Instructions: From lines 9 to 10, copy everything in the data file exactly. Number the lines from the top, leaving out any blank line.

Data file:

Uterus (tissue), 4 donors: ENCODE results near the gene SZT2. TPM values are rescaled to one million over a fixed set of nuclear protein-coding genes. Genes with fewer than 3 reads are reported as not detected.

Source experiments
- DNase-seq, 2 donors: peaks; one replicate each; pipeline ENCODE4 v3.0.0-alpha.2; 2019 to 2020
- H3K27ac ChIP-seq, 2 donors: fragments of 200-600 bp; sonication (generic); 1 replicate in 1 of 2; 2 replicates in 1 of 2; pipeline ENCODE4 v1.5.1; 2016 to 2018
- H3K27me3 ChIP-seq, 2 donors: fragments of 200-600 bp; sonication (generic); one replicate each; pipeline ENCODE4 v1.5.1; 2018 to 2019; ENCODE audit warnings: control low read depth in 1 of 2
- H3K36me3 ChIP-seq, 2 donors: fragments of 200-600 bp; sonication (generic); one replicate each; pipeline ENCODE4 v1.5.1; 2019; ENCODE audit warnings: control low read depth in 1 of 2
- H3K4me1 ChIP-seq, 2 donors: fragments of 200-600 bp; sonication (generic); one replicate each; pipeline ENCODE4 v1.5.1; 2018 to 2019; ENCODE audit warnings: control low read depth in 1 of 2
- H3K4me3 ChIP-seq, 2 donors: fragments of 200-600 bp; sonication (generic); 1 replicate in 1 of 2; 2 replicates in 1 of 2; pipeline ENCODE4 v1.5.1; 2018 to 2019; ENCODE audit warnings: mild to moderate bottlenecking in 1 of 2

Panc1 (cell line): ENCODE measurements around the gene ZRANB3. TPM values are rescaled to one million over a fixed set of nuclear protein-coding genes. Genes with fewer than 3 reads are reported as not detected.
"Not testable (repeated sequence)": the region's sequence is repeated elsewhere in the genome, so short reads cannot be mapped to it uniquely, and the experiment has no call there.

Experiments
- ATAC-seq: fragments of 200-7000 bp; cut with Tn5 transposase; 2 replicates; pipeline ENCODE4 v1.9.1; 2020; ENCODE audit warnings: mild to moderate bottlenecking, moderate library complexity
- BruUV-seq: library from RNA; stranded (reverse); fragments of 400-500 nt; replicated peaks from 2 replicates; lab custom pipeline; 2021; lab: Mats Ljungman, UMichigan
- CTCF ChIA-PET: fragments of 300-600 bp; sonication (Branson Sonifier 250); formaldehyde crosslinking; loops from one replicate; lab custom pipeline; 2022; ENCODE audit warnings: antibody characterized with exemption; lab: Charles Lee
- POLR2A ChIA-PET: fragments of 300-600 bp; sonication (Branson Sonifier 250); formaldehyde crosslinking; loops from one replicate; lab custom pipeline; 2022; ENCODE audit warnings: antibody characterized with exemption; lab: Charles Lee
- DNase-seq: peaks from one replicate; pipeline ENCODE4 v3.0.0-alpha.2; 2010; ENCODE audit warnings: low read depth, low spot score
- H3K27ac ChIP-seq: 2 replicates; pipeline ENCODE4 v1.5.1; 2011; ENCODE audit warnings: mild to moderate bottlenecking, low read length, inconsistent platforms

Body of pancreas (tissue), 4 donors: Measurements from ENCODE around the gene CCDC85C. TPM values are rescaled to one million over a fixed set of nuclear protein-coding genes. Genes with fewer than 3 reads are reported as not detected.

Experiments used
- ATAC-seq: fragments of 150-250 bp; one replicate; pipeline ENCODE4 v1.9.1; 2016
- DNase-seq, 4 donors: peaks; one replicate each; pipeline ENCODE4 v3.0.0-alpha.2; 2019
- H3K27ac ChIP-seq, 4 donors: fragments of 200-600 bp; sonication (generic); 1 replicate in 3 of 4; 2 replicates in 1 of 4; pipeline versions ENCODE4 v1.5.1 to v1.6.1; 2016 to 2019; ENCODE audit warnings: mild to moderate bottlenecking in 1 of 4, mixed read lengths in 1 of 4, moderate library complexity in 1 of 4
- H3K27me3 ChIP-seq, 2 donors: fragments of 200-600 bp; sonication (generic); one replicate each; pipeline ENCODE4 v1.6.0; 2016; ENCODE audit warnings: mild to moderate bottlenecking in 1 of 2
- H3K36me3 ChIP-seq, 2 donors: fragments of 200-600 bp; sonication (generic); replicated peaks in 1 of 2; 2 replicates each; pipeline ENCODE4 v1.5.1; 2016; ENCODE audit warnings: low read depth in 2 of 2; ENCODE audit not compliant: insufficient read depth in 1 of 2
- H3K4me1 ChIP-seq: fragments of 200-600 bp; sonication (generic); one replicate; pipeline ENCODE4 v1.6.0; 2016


Panc1 (cell line): ENCODE measurements around the gene ZRANB3. TPM values are rescaled to one million over a fixed set of nuclear protein-coding genes. Genes with fewer than 3 reads are reported as not detected.
"Not testable (repeated sequence)": the region's sequence is repeated elsewhere in the genome, so short reads cannot be mapped to it uniquely, and the experiment has no call there.